By Andrew Mills
DOHA (Reuters) – Workers in Qatar’s informal economy are especially at risk of exploitation during this year’s soccer World Cup and Doha must strive to prosecute human traffickers and identify their victims, U.S. Under Secretary of State Uzra Zeya told Reuters.
The Gulf Arab state has come under intense scrutiny and criticism from human rights groups over its treatment of migrant workers in the run up to hosting the tournament next month, the first Middle Eastern country to do so.
“The World Cup presents a challenge in terms of the increased likelihood or possibilities to exploit vulnerable migrant workers and it’s all the more important to enforce the laws in place and to see more efforts to prosecute perpetrators of human trafficking,” Zeya said on Sunday during a visit to Doha.
“This is often a hidden crime and for particularly those in the informal economy … who have less access, let’s say, to law enforcement or to other institutions in place of protection,” added Zeya, Under Secretary for Civilian Security, Democracy, and Human Rights.
Migrant workers and other foreigners make up the majority of the Gulf state’s 2.8 million population. It is recruiting thousands of overseas temporary workers to augment its workforce during the month-long World Cup, when it expects 1.2 million visitors.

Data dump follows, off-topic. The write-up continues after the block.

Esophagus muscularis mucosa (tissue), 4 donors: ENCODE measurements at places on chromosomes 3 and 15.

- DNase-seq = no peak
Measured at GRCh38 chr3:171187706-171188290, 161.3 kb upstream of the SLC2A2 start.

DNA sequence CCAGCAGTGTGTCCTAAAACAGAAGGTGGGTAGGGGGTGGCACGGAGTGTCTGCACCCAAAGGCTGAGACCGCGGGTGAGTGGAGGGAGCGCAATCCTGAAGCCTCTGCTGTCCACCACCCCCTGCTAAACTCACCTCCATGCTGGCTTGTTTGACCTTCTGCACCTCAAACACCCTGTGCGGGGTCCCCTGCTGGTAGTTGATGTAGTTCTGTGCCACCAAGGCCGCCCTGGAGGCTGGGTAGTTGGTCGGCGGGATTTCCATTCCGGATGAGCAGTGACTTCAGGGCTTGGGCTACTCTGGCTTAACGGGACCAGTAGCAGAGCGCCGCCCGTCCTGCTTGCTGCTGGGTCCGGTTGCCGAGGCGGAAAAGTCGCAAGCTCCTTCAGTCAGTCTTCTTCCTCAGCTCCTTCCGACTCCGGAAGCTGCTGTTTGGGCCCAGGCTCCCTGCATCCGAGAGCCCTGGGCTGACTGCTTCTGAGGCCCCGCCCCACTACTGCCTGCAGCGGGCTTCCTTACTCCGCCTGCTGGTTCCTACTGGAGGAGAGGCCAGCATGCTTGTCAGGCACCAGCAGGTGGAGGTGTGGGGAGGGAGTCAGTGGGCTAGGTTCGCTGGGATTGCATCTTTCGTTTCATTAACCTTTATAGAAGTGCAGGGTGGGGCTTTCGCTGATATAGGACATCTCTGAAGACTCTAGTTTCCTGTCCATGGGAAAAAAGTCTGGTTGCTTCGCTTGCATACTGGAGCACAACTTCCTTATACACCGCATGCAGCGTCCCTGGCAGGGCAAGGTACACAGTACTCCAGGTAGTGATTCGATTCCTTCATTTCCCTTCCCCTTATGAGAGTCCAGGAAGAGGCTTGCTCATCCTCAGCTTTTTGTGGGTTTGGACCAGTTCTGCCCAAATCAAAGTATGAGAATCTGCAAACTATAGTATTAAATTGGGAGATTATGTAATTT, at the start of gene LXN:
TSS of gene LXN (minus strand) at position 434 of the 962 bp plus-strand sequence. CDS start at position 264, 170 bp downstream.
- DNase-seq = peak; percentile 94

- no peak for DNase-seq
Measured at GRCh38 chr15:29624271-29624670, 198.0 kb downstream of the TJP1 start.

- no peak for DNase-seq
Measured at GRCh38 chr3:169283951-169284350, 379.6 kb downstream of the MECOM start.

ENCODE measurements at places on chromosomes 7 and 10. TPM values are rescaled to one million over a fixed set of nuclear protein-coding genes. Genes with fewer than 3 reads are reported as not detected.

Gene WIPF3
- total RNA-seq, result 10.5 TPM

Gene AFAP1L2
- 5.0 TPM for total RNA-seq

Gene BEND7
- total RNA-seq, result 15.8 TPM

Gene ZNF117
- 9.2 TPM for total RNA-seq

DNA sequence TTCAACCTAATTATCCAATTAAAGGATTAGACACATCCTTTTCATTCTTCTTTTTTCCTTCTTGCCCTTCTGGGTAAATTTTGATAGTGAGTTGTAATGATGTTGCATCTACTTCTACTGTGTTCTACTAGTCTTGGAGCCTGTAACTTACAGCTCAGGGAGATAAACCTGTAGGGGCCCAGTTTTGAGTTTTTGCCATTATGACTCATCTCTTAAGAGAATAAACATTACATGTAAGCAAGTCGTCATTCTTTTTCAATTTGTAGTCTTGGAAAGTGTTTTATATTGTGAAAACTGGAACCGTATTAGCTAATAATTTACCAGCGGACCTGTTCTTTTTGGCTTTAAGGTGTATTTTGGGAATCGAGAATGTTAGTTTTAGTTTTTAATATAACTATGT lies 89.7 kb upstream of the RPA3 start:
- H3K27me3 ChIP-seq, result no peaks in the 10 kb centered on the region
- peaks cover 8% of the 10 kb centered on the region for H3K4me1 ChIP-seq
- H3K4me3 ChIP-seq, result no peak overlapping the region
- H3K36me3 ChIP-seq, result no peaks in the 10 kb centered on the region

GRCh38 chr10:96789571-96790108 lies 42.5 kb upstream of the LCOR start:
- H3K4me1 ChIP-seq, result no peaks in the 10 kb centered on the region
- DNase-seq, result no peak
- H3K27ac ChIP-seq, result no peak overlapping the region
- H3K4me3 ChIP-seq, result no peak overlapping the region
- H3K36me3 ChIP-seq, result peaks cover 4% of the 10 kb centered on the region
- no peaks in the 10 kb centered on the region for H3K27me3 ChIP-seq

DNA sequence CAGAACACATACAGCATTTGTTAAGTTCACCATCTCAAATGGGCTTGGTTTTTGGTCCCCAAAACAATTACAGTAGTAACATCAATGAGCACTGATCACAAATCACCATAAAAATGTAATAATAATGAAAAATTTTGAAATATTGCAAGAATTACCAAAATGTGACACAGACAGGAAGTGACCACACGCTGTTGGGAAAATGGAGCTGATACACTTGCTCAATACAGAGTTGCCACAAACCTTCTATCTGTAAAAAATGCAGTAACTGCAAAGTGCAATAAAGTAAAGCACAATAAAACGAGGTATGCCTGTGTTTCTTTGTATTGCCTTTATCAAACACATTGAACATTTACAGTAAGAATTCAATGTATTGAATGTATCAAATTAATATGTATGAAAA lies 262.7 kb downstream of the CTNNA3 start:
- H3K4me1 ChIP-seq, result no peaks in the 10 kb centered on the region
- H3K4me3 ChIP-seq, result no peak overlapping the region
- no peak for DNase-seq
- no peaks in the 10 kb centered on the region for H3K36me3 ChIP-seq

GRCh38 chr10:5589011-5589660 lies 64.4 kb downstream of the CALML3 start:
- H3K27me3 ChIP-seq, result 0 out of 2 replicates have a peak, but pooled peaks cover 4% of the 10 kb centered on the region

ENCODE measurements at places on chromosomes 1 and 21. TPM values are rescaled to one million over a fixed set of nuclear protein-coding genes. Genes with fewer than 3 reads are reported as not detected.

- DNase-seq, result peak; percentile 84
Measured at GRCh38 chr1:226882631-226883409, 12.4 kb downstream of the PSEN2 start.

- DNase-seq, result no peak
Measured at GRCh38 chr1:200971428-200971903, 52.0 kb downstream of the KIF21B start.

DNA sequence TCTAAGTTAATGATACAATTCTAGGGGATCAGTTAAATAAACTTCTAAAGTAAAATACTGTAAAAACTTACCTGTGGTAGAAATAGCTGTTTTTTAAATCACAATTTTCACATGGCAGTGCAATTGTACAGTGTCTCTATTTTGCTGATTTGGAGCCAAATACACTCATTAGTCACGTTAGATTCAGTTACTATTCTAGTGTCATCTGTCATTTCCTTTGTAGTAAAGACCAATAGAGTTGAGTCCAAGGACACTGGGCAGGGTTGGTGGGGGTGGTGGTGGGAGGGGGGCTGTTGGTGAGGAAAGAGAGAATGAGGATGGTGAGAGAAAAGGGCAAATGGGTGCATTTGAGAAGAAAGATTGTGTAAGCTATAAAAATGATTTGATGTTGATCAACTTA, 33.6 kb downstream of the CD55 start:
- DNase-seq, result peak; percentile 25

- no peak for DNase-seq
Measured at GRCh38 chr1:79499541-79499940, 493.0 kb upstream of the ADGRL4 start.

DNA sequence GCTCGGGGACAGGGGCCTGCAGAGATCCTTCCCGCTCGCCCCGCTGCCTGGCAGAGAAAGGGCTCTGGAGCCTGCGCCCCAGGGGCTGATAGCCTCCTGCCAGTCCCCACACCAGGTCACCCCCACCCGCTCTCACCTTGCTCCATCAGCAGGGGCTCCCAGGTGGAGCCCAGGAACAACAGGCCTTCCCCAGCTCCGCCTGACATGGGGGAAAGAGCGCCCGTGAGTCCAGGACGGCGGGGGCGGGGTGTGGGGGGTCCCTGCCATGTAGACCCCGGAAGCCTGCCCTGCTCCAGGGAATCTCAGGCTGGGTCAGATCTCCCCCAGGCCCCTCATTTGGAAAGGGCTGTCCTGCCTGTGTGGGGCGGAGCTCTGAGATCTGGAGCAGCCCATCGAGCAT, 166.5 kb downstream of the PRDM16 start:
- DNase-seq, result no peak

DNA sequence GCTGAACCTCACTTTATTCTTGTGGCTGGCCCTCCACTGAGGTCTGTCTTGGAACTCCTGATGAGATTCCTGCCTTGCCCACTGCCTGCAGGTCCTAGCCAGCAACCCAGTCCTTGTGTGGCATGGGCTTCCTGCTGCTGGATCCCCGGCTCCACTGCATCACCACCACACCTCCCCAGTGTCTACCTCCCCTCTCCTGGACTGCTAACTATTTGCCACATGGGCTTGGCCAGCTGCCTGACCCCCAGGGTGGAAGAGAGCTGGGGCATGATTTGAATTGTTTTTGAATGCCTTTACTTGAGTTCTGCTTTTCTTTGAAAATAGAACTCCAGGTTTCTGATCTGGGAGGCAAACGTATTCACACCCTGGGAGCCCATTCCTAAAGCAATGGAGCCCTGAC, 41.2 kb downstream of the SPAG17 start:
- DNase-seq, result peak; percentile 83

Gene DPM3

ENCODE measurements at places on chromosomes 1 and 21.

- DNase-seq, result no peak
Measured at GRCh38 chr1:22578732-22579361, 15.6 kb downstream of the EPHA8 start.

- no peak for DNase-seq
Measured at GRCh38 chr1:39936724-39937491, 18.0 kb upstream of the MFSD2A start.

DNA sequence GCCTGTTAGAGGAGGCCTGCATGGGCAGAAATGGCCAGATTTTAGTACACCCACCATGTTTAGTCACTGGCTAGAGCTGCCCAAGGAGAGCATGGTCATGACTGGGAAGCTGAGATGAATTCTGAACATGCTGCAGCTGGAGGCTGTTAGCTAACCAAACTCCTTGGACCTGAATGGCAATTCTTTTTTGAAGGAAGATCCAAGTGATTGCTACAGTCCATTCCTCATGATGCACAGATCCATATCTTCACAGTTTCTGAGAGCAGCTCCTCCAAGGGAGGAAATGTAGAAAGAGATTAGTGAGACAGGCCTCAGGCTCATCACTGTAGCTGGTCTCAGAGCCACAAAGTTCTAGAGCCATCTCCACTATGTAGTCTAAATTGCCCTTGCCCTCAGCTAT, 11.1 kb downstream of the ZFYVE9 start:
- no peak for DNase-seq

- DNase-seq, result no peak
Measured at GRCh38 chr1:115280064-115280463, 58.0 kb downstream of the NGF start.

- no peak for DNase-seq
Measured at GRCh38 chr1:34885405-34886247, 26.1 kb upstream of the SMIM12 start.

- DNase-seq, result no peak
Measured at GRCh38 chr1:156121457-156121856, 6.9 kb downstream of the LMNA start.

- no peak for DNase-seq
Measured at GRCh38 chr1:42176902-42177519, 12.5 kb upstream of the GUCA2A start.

The government has said its labour system is a work in progress, but denied a 2021 Amnesty International report that thousands of migrant workers were still being exploited.
Zeya commended labour reforms introduced by Qatar in recent years but acknowledged “challenges” implementing the new rules which include protections against non-payment of wages, a monthly minimum wage of 1,000 riyals ($275) and allowing workers to change employers more easily.
“If fully implemented, they would really represent Qatar assuming a great leadership role regionally,” Zeya said, adding she was “heartened” the government recently reopened a shelter for human trafficking victims that shut during the pandemic.
Qatar has made “significant efforts” towards combating human trafficking but does not meet the U.S. government’s minimum requirements for the elimination of human trafficking, according to the State Department’s 2022 Trafficking in Persons report.
(Reporting and writing by Andrew Mills; Editing by Ken Ferris)